Aplt. Br. at 6-7. The government responds that Sentencing Guidelines involving monetary losses focus more on individual harm than the Guidelines involving drug trafficking crimes, which recognize the societal harm of drug trafficking. The government further argues that Mr. Bara's argument is akin to a "sentencing entrapment" argument, " [h]owever, except in egregious cases, 'sentencing entrapment' is not a good sentencing argument." Aplee. Br. at 7. Finally, the government argues that the quantity determination must be made in light of the object of the conspiracy; incomplete transactions are based upon the weight of the controlled substance under negotiation, regardless of whether the defendant was a buyer or seller, unless the defendant proves that "he did not intend to produce and was not reasonably capable of producing the negotiated amount," be it money or drugs. See U.S.S.G. Sec. 2D1.1, comment. (n.12); United States v. Barnes, 993 F.2d 680, 682-84 (9th Cir. 1993).
Our review of a quantity determination under the Sentencing Guidelines is normally for clear error; however, contested issues of law are reviewed de novo. United States v. McGee, 7 F.3d 1496, 1498 (10th Cir. 1993). The law supports the government's position. The district court was required to include the one-and-a-half kilogram amount, notwithstanding that in this reverse sting operation actual delivery of cocaine to the defendant for distribution to the public was not intended by the government. See U.S.S.G. Sec. 2D1.1, comment. (n. 12) (Nov.1992) ("the weight under negotiation in an uncompleted distribution shall be used to calculate the applicable amount"). See also United States v. Mkhsian, 5 F.3d 1306, 1313 (9th Cir. 1993); United States v. Frazier, 985 F.2d 1001, 1002-03 (9th Cir. 1993); United States v. Adames, 901 F.2d 11, 12 (2d Cir. 1990).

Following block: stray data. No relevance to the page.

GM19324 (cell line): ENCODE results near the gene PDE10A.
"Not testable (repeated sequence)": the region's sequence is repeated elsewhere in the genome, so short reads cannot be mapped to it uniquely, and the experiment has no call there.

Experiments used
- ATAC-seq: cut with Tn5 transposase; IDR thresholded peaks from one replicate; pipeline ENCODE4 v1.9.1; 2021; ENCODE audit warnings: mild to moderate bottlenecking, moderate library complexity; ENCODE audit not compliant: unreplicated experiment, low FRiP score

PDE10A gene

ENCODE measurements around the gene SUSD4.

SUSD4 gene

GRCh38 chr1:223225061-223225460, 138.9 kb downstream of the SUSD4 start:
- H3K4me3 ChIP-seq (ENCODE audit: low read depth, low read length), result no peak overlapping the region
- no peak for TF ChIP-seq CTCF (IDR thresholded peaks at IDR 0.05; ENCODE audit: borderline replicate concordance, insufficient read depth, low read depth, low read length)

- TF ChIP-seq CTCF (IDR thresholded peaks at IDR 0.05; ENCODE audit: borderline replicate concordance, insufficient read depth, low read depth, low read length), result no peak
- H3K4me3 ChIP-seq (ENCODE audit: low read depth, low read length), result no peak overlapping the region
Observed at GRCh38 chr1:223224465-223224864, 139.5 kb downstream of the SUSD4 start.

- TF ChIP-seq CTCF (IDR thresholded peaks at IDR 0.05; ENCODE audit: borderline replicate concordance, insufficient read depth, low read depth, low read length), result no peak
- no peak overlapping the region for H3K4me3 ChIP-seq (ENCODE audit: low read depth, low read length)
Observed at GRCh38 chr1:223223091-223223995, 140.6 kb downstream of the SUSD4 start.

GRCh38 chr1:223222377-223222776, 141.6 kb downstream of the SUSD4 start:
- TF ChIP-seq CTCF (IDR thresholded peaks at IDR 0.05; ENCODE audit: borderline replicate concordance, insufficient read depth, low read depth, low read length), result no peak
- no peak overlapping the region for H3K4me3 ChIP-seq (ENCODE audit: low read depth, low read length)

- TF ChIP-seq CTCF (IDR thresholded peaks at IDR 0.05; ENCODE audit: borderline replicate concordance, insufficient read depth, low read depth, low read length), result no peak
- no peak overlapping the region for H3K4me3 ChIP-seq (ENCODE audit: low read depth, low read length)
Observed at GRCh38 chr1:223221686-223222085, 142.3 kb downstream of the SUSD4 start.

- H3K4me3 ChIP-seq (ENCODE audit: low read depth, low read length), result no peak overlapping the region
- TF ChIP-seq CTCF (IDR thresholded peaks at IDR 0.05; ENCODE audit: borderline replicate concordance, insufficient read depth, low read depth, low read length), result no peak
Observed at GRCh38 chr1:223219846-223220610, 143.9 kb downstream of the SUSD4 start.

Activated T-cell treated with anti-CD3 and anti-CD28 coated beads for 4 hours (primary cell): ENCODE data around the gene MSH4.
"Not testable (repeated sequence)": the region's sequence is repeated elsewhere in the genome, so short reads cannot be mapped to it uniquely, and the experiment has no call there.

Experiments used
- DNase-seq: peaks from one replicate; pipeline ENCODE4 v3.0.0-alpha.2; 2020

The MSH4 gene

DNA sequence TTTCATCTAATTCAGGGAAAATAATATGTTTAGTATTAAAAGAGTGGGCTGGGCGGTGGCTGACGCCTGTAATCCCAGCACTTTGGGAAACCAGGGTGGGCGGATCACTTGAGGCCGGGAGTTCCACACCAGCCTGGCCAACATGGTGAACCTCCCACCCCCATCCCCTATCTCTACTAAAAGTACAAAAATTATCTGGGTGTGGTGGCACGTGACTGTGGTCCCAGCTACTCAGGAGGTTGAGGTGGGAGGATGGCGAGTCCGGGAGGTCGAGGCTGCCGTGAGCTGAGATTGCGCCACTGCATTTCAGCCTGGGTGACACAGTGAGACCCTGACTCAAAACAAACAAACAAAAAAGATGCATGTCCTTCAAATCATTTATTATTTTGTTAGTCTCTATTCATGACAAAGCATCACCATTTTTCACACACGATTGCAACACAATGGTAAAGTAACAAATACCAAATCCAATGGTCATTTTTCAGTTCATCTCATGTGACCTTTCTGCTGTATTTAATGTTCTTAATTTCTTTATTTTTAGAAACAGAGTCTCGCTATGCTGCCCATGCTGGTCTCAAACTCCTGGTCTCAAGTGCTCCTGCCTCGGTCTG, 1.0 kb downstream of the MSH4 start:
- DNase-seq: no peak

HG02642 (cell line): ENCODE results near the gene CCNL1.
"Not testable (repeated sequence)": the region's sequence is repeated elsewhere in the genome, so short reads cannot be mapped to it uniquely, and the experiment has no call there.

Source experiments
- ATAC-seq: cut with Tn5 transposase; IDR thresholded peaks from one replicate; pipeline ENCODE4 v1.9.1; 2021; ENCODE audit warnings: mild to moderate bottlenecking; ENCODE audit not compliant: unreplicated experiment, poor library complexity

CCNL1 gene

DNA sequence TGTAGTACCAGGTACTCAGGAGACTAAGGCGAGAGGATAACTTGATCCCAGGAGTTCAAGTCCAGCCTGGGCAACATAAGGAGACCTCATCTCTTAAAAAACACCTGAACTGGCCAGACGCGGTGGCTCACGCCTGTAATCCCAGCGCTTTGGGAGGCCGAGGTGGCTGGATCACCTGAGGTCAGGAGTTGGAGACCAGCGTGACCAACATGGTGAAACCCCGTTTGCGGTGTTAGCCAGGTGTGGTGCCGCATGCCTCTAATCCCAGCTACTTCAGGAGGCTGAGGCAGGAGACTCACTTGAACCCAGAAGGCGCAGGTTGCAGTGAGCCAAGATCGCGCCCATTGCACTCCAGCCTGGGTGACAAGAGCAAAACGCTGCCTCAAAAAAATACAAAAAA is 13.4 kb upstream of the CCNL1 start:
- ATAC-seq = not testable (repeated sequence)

As for sentencing entrapment, the notion that the government manipulated the sentencing process by forcing the defendant to purchase greater quantities than desired, we need not address the issue, other than to say that Mr. Bara, having negotiated the two kilogram sale and subsequent credit arrangement, has developed no facts which would support such a claim. See United States v. Barth, 990 F.2d 422, 424-25 (8th Cir. 1993); United States v. Connell, 960 F.2d 191, 195 (1st Cir. 1992). We note that the current version of the Guidelines provides that a departure may be warranted in reverse sting operations where the government sets an artificially low price for the controlled substance, thereby inducing the defendant to purchase a significantly greater quantity. U.S.S.G. Sec. 2D1.1, comment. (n. 17) (Nov.1993).
Finally, we reject Mr. Bara's invitation to include in quantity only amounts which are actually distributed to the public. The short answer is that the conspiracy statute, 21 U.S.C. § 846, prohibits the mere agreement to distribute and the substantive statute, 21 U.S.C. § 841(a) (1), makes no such distinction. Given the covert nature of drug trafficking, the government often must rely upon undercover operations for enforcement of the narcotics laws. Moreover, as the district court noted at sentencing, the harm of drug trafficking extends far further than personal consumption.
The parties have not requested oral argument. After examining the briefs and appellate record, this panel has determined unanimously that oral argument would not materially assist the determination of this appeal. See Fed. R. App. P. 34(a); 10th Cir.R. 34.1.9. The cause therefore is ordered submitted without oral argument